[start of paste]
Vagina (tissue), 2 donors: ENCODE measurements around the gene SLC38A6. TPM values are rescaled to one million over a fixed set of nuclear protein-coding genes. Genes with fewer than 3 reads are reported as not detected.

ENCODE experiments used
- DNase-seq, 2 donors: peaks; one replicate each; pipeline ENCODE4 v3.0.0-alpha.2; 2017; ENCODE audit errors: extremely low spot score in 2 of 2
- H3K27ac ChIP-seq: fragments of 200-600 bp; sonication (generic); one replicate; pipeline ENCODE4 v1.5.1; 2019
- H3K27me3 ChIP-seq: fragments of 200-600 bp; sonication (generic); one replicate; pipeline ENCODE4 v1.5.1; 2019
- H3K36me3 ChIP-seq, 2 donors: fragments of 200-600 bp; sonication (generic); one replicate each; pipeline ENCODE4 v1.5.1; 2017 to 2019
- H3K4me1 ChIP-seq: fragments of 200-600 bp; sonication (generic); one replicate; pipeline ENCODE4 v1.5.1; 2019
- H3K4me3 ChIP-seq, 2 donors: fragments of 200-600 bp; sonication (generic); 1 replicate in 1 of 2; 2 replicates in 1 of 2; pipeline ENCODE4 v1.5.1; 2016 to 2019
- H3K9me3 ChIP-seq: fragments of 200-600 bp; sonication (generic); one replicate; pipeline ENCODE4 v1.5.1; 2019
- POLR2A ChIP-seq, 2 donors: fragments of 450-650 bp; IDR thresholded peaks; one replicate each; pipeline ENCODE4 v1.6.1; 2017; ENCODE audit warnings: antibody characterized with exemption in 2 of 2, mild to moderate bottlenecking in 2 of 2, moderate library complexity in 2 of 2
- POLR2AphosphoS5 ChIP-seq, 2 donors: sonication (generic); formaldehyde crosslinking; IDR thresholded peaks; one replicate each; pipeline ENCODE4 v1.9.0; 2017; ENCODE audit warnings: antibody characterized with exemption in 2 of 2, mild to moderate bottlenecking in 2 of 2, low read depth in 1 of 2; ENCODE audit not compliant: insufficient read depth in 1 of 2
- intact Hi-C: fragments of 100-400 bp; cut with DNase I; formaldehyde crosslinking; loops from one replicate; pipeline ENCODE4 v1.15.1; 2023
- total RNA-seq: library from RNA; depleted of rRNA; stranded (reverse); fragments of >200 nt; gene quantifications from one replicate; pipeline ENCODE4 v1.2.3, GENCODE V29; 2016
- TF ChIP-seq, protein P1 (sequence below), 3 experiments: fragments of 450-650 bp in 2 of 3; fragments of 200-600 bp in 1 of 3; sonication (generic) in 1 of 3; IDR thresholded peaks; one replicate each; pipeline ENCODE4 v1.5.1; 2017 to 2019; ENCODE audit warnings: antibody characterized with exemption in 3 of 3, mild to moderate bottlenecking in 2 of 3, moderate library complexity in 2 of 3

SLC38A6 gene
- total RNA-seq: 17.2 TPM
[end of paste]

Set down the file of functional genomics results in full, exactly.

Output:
Vagina (tissue), 2 donors: ENCODE measurements around the gene SLC38A6. TPM values are rescaled to one million over a fixed set of nuclear protein-coding genes. Genes with fewer than 3 reads are reported as not detected.

ENCODE experiments used
- DNase-seq, 2 donors: peaks; one replicate each; pipeline ENCODE4 v3.0.0-alpha.2; 2017; ENCODE audit errors: extremely low spot score in 2 of 2
- H3K27ac ChIP-seq: fragments of 200-600 bp; sonication (generic); one replicate; pipeline ENCODE4 v1.5.1; 2019
- H3K27me3 ChIP-seq: fragments of 200-600 bp; sonication (generic); one replicate; pipeline ENCODE4 v1.5.1; 2019
- H3K36me3 ChIP-seq, 2 donors: fragments of 200-600 bp; sonication (generic); one replicate each; pipeline ENCODE4 v1.5.1; 2017 to 2019
- H3K4me1 ChIP-seq: fragments of 200-600 bp; sonication (generic); one replicate; pipeline ENCODE4 v1.5.1; 2019
- H3K4me3 ChIP-seq, 2 donors: fragments of 200-600 bp; sonication (generic); 1 replicate in 1 of 2; 2 replicates in 1 of 2; pipeline ENCODE4 v1.5.1; 2016 to 2019
- H3K9me3 ChIP-seq: fragments of 200-600 bp; sonication (generic); one replicate; pipeline ENCODE4 v1.5.1; 2019
- POLR2A ChIP-seq, 2 donors: fragments of 450-650 bp; IDR thresholded peaks; one replicate each; pipeline ENCODE4 v1.6.1; 2017; ENCODE audit warnings: antibody characterized with exemption in 2 of 2, mild to moderate bottlenecking in 2 of 2, moderate library complexity in 2 of 2
- POLR2AphosphoS5 ChIP-seq, 2 donors: sonication (generic); formaldehyde crosslinking; IDR thresholded peaks; one replicate each; pipeline ENCODE4 v1.9.0; 2017; ENCODE audit warnings: antibody characterized with exemption in 2 of 2, mild to moderate bottlenecking in 2 of 2, low read depth in 1 of 2; ENCODE audit not compliant: insufficient read depth in 1 of 2
- intact Hi-C: fragments of 100-400 bp; cut with DNase I; formaldehyde crosslinking; loops from one replicate; pipeline ENCODE4 v1.15.1; 2023
- total RNA-seq: library from RNA; depleted of rRNA; stranded (reverse); fragments of >200 nt; gene quantifications from one replicate; pipeline ENCODE4 v1.2.3, GENCODE V29; 2016
- TF ChIP-seq, protein P1 (sequence below), 3 experiments: fragments of 450-650 bp in 2 of 3; fragments of 200-600 bp in 1 of 3; sonication (generic) in 1 of 3; IDR thresholded peaks; one replicate each; pipeline ENCODE4 v1.5.1; 2017 to 2019; ENCODE audit warnings: antibody characterized with exemption in 3 of 3, mild to moderate bottlenecking in 2 of 3, moderate library complexity in 2 of 3

SLC38A6 gene
- total RNA-seq: 17.2 TPM